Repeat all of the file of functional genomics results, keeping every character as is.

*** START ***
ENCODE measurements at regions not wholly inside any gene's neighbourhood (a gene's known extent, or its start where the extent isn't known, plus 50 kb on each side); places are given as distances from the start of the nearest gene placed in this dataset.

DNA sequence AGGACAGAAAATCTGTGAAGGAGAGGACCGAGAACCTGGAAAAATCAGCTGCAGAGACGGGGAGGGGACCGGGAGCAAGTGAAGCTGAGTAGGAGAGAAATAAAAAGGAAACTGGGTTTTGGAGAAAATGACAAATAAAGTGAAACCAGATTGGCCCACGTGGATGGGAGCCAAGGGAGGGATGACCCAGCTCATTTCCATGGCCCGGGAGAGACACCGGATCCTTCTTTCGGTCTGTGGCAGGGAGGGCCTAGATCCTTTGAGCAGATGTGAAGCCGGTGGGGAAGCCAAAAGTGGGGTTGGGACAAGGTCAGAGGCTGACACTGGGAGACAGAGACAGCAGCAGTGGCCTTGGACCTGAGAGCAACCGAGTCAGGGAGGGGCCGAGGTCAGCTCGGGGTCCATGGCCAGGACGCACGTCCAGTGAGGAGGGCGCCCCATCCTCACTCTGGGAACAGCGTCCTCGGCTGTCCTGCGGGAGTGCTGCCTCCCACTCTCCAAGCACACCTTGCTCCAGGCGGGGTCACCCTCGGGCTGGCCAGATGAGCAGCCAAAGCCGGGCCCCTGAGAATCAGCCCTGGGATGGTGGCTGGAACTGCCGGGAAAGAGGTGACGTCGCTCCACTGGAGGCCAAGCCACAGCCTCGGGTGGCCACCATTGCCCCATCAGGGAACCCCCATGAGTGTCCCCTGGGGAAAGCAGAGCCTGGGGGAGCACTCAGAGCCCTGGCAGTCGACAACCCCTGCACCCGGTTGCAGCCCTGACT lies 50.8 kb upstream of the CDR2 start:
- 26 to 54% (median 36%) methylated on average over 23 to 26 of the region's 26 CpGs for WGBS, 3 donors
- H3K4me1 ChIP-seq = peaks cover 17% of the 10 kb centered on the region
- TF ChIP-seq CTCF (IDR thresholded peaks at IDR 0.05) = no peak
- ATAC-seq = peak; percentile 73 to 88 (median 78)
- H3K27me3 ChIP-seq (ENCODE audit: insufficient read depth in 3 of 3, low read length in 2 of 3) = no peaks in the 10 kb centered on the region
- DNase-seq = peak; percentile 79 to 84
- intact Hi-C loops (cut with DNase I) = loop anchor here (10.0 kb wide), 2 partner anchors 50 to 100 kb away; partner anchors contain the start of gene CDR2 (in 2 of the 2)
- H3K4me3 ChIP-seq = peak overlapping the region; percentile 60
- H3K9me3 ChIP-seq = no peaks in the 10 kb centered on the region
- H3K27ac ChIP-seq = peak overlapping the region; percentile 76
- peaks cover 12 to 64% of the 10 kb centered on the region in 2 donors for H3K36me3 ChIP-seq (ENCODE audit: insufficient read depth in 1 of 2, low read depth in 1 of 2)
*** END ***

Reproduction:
ENCODE measurements at regions not wholly inside any gene's neighbourhood (a gene's known extent, or its start where the extent isn't known, plus 50 kb on each side); places are given as distances from the start of the nearest gene placed in this dataset.

DNA sequence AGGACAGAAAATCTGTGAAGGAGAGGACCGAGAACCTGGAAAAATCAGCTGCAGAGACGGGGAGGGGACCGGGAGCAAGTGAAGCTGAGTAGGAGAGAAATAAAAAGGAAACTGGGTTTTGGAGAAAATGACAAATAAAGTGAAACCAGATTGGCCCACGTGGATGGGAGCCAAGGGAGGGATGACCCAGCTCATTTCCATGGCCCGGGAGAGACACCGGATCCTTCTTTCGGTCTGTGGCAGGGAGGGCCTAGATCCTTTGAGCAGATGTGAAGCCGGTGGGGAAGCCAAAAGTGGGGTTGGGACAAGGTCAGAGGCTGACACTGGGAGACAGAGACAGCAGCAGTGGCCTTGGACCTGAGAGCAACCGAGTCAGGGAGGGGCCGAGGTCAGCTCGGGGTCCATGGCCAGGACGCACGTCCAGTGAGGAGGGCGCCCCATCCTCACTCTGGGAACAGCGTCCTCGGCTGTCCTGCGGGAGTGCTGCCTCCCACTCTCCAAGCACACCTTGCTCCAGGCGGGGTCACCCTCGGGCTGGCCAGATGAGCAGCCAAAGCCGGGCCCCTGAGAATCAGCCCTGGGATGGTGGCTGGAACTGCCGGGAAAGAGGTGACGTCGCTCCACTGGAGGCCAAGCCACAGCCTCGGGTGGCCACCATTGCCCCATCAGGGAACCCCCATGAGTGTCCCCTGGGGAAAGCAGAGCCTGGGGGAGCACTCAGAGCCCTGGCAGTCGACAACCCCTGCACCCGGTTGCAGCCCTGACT lies 50.8 kb upstream of the CDR2 start:
- 26 to 54% (median 36%) methylated on average over 23 to 26 of the region's 26 CpGs for WGBS, 3 donors
- H3K4me1 ChIP-seq = peaks cover 17% of the 10 kb centered on the region
- TF ChIP-seq CTCF (IDR thresholded peaks at IDR 0.05) = no peak
- ATAC-seq = peak; percentile 73 to 88 (median 78)
- H3K27me3 ChIP-seq (ENCODE audit: insufficient read depth in 3 of 3, low read length in 2 of 3) = no peaks in the 10 kb centered on the region
- DNase-seq = peak; percentile 79 to 84
- intact Hi-C loops (cut with DNase I) = loop anchor here (10.0 kb wide), 2 partner anchors 50 to 100 kb away; partner anchors contain the start of gene CDR2 (in 2 of the 2)
- H3K4me3 ChIP-seq = peak overlapping the region; percentile 60
- H3K9me3 ChIP-seq = no peaks in the 10 kb centered on the region
- H3K27ac ChIP-seq = peak overlapping the region; percentile 76
- peaks cover 12 to 64% of the 10 kb centered on the region in 2 donors for H3K36me3 ChIP-seq (ENCODE audit: insufficient read depth in 1 of 2, low read depth in 1 of 2)